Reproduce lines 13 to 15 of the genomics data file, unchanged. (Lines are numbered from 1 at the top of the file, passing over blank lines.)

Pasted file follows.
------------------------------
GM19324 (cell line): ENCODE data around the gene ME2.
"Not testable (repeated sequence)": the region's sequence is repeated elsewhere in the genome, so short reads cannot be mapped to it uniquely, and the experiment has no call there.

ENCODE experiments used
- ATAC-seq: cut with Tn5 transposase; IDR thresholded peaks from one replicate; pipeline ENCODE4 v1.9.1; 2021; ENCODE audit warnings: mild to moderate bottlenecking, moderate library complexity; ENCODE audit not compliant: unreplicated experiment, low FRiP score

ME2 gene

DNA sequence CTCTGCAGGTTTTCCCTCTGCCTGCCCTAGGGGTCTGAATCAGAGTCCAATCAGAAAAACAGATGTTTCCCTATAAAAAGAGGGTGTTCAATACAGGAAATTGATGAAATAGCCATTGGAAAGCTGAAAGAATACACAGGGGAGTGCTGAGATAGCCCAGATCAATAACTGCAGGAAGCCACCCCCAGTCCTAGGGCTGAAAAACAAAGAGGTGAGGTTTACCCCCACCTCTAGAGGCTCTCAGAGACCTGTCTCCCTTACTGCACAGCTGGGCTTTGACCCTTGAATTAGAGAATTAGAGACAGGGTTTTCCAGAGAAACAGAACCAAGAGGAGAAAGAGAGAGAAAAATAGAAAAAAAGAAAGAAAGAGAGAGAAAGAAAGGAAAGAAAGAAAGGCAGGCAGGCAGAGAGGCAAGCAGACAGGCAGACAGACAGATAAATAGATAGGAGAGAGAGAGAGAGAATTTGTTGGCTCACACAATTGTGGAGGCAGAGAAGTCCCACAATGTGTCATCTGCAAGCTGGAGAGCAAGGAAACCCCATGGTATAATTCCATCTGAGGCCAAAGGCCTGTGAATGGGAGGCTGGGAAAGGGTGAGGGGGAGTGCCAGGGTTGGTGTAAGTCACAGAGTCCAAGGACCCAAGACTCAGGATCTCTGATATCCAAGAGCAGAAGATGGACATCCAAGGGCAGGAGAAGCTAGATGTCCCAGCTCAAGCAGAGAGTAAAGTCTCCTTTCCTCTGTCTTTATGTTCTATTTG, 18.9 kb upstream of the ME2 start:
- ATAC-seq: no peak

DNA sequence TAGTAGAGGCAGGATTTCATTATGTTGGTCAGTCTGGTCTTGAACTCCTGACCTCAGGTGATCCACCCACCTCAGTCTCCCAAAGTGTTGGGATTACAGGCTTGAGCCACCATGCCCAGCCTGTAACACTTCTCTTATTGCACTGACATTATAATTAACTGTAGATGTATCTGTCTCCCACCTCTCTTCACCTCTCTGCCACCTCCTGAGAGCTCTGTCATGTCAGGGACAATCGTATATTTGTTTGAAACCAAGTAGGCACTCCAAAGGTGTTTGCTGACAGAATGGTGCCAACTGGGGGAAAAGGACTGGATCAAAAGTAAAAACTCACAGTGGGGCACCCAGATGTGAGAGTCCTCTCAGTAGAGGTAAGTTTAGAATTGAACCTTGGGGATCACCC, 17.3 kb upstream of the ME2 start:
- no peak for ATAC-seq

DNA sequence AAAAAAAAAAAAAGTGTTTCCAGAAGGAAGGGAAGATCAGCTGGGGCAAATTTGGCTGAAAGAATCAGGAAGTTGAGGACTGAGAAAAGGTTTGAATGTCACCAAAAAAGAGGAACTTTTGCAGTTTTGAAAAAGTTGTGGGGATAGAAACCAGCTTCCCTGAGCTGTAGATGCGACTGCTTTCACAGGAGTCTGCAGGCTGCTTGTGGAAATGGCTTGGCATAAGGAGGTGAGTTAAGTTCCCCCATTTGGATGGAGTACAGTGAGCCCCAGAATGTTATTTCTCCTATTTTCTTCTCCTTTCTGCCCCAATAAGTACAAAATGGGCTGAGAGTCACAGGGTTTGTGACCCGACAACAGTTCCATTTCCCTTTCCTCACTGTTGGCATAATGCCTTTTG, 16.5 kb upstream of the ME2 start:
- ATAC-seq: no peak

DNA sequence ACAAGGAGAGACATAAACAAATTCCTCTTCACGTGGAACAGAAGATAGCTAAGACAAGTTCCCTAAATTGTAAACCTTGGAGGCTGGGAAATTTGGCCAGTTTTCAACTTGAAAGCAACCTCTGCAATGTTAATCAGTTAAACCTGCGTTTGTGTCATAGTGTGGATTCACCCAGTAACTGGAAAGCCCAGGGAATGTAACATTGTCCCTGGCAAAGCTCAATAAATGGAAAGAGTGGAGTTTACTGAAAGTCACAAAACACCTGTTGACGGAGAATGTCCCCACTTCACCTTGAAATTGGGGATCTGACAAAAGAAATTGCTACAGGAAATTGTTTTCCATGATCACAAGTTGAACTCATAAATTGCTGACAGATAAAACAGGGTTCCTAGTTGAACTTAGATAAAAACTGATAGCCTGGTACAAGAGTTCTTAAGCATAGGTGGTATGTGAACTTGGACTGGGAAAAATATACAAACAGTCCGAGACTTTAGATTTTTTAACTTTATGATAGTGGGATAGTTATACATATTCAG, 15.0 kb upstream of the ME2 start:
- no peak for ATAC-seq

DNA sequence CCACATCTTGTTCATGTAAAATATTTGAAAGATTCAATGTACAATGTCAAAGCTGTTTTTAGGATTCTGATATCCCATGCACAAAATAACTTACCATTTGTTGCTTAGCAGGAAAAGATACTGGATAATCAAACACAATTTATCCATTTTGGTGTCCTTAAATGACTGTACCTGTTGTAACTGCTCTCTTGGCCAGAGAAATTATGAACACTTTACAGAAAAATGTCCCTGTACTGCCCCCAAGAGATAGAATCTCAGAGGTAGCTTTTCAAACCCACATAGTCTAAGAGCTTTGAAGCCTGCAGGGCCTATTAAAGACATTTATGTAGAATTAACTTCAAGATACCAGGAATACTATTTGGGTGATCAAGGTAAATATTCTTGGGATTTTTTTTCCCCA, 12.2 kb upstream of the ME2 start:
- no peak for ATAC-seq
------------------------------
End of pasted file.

- no peak for ATAC-seq

DNA sequence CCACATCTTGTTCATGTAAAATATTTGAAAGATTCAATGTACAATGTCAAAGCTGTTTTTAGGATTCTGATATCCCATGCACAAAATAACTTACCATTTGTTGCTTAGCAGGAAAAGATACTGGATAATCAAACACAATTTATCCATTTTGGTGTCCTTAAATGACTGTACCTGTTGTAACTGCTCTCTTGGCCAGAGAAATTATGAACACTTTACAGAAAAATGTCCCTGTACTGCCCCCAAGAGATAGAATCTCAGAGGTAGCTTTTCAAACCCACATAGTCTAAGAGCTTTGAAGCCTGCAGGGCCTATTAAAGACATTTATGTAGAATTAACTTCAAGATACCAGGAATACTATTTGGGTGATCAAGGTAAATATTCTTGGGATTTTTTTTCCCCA, 12.2 kb upstream of the ME2 start:
- no peak for ATAC-seq